In HOPE 9.2

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David Timms

Nice to be Back

Dear friends -- thanks for your prayers and encouragement as I completed the recent book. It's now with an editor at Bethany House. Sacred Waiting: Waiting on God in a World that Waits for Nothing is scheduled for release on September 1, 2009. Meanwhile, it's delightful to be back with you and sharing the Journey through "In HOPE." Thanks for receiving these reflections. I look forward to the rest of the year with you. Blessings.  -- DT 


Hope Happenings

Newsflash!! Recently the University has started negotiating with land developers in San Juan Capistrano (33 miles south of the current campus)  to build a new campus and relocate our operations in the next 3-4 years. This will greatly enhance the University's capacity to serve our students with new facilities, a great location (right near the coast), and cash resources to expand both our residential and online programs.

Hope International University
Fullerton  CA  92831


The Doorstep of Hell

Thomas Merton writes: “To consider persons and events and situations only in the light of their effect upon myself is to live on the doorstep of hell.” (No Man Is An Island, p.24) He’s right.


It’s so easy to look at ourselves in an economy that is reeling like a drunkard. Perhaps it’s a pay cut, a job loss, or financial hardship. It’s so easy to look at our own pain in a world filled with sickness, violence, and suffering. It’s so easy to look at our circumstances when we feel victimized by unfairness and injustice.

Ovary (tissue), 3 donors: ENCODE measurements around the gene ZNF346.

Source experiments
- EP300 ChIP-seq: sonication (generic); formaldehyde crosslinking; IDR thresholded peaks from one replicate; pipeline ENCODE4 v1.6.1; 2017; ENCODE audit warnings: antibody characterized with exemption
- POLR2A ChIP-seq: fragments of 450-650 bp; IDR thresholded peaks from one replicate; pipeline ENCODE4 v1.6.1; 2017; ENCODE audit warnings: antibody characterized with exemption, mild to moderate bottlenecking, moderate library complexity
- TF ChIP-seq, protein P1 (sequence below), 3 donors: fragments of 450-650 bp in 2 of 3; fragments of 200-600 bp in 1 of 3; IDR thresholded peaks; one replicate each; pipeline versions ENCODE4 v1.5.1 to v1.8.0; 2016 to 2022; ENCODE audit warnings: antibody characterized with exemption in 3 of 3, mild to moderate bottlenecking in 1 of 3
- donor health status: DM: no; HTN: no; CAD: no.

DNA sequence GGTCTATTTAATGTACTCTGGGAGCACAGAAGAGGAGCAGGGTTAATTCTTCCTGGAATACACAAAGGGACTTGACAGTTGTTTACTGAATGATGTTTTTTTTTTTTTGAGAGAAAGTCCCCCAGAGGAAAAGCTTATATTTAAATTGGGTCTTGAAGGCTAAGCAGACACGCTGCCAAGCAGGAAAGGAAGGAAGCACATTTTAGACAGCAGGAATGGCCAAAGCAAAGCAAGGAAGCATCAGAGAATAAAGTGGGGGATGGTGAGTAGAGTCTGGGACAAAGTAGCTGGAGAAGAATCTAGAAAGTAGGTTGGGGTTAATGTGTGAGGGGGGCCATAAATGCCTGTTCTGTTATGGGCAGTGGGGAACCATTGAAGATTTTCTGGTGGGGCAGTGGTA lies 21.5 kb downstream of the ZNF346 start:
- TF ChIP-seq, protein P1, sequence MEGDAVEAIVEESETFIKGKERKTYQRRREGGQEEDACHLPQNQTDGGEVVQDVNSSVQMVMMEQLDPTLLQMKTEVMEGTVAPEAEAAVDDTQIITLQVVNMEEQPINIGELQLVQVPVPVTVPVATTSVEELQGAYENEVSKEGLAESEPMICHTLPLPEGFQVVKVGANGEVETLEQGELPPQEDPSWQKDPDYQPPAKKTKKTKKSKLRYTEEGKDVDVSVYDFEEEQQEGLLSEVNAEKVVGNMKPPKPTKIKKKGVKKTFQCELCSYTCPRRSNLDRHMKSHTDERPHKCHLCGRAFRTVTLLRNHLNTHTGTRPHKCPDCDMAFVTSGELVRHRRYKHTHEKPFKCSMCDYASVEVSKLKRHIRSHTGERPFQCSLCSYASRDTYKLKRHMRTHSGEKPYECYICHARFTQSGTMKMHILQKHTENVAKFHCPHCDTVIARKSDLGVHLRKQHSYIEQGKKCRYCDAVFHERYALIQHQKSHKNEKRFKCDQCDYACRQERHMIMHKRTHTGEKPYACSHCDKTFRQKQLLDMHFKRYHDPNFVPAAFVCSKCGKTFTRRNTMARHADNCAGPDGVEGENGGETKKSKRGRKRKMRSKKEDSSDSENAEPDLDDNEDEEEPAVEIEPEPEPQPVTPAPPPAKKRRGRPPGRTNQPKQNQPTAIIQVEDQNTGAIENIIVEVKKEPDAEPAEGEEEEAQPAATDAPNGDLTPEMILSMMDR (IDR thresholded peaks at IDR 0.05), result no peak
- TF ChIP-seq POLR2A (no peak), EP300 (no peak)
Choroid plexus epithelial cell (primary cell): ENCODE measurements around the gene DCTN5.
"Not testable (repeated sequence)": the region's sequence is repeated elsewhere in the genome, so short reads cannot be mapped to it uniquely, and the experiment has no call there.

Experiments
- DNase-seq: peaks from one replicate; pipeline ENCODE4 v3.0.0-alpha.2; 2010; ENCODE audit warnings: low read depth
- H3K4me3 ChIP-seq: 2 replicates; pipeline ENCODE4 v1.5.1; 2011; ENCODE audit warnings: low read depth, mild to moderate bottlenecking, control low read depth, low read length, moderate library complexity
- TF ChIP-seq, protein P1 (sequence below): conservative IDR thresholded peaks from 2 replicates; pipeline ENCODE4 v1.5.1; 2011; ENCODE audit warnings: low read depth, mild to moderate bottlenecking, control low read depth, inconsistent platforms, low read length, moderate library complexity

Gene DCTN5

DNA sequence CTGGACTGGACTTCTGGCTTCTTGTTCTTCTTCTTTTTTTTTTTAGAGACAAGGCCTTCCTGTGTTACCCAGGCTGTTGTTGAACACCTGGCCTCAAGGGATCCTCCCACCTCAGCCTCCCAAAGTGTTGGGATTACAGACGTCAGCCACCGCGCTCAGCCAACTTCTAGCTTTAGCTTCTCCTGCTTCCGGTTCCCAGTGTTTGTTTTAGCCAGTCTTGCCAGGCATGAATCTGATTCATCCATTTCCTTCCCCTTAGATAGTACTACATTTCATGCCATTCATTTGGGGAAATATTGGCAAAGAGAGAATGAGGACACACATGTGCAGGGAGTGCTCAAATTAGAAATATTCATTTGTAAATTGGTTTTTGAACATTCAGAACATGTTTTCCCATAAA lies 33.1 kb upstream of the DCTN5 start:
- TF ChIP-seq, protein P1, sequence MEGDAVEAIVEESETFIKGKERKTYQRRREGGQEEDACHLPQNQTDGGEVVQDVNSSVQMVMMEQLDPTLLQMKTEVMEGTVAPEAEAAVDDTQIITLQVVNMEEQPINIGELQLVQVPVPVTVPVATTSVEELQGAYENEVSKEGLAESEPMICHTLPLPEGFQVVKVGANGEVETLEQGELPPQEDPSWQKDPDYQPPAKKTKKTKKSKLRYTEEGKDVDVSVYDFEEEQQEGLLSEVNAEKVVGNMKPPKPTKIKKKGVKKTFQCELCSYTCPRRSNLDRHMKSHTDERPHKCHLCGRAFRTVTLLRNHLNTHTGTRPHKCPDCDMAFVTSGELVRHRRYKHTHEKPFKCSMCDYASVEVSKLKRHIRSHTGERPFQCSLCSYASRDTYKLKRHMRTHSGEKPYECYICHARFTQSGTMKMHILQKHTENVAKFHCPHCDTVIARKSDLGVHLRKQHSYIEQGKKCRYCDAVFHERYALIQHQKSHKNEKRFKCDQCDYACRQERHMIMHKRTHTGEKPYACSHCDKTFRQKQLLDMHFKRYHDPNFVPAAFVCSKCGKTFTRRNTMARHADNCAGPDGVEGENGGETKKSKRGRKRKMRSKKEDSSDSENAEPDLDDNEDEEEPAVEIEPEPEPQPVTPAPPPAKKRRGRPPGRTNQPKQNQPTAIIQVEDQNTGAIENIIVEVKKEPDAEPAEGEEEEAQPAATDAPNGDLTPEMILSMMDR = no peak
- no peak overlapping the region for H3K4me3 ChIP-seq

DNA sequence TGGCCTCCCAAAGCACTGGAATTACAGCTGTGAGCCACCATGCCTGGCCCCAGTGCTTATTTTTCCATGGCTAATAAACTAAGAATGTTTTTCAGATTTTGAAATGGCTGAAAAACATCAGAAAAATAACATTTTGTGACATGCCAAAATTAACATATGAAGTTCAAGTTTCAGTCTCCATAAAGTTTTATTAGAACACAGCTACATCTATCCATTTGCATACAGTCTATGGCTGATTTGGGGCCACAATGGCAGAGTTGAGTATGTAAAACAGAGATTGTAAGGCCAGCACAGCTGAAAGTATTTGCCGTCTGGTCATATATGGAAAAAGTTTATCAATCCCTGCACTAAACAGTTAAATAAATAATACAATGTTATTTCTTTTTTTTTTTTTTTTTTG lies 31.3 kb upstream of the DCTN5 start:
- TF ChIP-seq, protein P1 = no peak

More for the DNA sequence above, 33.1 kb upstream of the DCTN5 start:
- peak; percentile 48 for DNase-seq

Yet, truthfully, to consider everything around us purely in light of its impact upon us is to descend into a level of self-centeredness and selfishness that not only distracts us from Christ but from real life itself.


The tragic irony of selfishness is that as we strive to care more for ourselves and protect our own interests we actually harm ourselves and lose what matters most.  The more the world revolves around us, the smaller we and the world become. As we hold increasingly tightly to our own lives, we inevitably find that we’re grasping nothing but air.


Life is not to be held tight but to be given. Similarly, we do not generate life but receive it from others.


Perhaps a meaningful definition of hell is “isolation from God and others.” For the independent atheist this may sound idyllic, but nothing drains and destroys us faster.


Whatever we’re facing in these tough times, will we descend into the abyss of selfishness or look at others around us? Will we pity ourselves or trust Christ? Will we wear the mantle of misery over personal loss or grieve the pain of others?


Merton does not call for a false Stoicism, as though we ought to put on a brave face no matter what. Rather he rephrases the immortal words of Jesus, “Whoever wishes to save his life shall lose it; but whoever loses his life for My sake shall find it.” (Matthew 16:25) This latter loss is no accident but a carefully calculated choice.


When the wheels are loose—in our workplace, in our marriage, in our church, in our own life—let’s resolve not to shutter the windows but to open them; not to worry about our own interests but to minister to the hearts of others. In doing so, we may find that what looks like the doorstep of hell actually becomes a window to heaven.


In HOPE --





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David Timms serves in the Graduate Ministry Department at Hope International University in Fullerton, California. "In HOPE", however, is not an official publication of the University and the views expressed are not necessarily those of the Administrators or Board. "In HOPE" has been a regular e-publication since January, 2001.